Precipitation hardening stainless steels have been formulated so that they can be supplied in a solution treated condition, (in which they are machineable) and can be hardened, after fabrication, in a single low temperature "ageing" process.
- Moderate to good corrosion resistance
- Very high strength
- Good weldability
- Shafts for pumps and valves
Martensitic stainless steels were the first stainless steels commercially developed (as cutlery) and have relatively high carbon content (0.1 - 1.2%) compared to other stainless steels. They are plain chromium steels containing between 12 and 18% chromium.
- moderate corrosion resistance
- can be hardened by heat treatment and therefore high strength and hardness levels can be achieved
- poor weldability
- knife blades
- surgical instruments
These are stainless steels containing relatively high chromium (between 18 and 28%) and moderate amounts of nickel (between 4.5 and 8%). The nickel content is insufficient to generate a fully austenitic structure and the resulting combination of ferritic and austenitic structures is called duplex. Most duplex steels contain molybdenum in a range of 2.5 - 4%.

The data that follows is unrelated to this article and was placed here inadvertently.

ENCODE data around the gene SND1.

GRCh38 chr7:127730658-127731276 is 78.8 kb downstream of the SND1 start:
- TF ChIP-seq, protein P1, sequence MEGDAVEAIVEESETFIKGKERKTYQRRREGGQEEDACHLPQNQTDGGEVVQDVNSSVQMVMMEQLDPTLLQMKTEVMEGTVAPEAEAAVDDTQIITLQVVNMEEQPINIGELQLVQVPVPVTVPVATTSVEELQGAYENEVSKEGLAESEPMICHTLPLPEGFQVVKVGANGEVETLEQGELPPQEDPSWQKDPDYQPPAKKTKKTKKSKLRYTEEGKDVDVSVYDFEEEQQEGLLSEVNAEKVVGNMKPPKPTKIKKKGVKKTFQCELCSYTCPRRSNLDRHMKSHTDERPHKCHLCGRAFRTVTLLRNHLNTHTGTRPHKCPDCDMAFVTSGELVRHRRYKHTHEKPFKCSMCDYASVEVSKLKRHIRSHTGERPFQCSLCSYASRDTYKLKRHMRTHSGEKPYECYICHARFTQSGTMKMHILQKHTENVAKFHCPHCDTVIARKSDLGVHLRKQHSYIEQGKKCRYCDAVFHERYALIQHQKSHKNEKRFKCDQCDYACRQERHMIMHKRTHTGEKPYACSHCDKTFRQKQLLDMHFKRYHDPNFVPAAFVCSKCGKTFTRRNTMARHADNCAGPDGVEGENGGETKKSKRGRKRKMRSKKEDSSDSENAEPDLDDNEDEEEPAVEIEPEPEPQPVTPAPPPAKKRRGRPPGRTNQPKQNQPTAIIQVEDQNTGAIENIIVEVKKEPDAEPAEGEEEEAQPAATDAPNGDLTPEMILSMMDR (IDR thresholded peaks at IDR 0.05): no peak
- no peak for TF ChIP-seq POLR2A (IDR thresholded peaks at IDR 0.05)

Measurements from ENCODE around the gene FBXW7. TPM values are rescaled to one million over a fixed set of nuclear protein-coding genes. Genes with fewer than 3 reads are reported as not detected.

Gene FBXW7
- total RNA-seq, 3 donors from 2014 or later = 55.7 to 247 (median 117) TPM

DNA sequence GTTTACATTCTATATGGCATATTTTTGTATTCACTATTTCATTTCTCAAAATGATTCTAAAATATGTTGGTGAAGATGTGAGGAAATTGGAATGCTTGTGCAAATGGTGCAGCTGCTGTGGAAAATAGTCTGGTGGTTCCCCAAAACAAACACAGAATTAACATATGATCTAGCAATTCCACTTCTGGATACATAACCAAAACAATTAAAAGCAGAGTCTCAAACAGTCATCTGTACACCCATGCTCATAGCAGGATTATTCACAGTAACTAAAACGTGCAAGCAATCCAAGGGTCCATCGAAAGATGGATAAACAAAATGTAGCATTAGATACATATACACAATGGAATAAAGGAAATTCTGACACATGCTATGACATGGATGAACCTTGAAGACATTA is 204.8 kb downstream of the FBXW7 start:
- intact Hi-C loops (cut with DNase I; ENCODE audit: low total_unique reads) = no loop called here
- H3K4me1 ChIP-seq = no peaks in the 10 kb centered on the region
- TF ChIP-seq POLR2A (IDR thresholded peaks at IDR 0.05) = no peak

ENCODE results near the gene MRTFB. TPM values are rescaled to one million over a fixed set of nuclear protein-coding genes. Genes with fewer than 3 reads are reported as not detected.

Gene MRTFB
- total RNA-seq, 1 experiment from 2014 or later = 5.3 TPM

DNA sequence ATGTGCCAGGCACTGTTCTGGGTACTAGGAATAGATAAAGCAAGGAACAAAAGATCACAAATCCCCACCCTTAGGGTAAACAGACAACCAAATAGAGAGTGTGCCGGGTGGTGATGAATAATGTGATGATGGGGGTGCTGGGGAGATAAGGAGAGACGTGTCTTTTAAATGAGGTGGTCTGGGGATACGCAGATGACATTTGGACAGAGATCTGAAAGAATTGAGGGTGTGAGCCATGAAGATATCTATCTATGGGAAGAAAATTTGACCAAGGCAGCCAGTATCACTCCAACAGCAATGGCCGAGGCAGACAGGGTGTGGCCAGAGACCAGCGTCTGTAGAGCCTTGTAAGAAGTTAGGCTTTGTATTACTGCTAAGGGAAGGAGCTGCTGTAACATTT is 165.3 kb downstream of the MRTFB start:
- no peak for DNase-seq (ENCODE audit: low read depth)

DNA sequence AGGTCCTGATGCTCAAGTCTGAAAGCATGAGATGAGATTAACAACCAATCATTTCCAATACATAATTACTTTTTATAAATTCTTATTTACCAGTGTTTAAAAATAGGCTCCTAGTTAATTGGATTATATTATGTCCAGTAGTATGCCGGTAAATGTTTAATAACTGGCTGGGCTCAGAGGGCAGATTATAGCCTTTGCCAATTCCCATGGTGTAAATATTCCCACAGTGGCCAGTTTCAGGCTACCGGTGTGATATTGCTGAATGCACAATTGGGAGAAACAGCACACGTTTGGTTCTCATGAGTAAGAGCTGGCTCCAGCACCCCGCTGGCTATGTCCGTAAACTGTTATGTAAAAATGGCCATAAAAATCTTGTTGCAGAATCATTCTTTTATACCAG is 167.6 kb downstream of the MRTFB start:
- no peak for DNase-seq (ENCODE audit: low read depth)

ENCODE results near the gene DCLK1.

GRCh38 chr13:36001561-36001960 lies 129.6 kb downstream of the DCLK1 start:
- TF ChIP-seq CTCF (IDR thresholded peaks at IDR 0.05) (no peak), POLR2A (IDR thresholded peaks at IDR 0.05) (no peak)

- High resistance to stress corrosion cracking
- Increased resistance to chloride ion attack
- Higher tensile and yield strength than austenitic or ferritic steels
- Good weldability and formability
- Marine applications, particularly at slightly elevated temperatures
- Desalination plant
- Heat exchangers
- Petrochemical plant
These are plain chromium stainless steels with varying chromium content between 12 and 18%, but with low carbon content.
- Moderate to good corrosion resistance increasing with chromium content
- Not hardenable by heat treatment and always used in the annealed condition magnetic
- Weldability is poor
- Formability not as good as the austenitics
- Automotive trim (430)
- Automotive exhausts (409)
- Colliery equipment (3CR12)
- Hot water tanks (444)
When nickel is added to stainless steel in sufficient amounts the crystal structure changes to "austenite". The basic composition of austenitic stainless steels is 18% chromium and 8% nickel. Austenitic grades are the most commonly used stainless steels accounting for more than 70% of production (type 304 is the most commonly specified grade by far).
- Excellent corrosion resistance
- Excellent weldability (all processes)
- Excellent formability, fabricability and ductility
- Excellent cleanability, and hygiene characteristics
- Eood high and excellent low temperature properties
- Non magnetic (if annealed)
- Hardenable by cold work only
- Computer keyboard key springs (301)
- Kitchen sinks (304D)
- Food processing equipment
- Architectural applications
- Chemical plant and equipment
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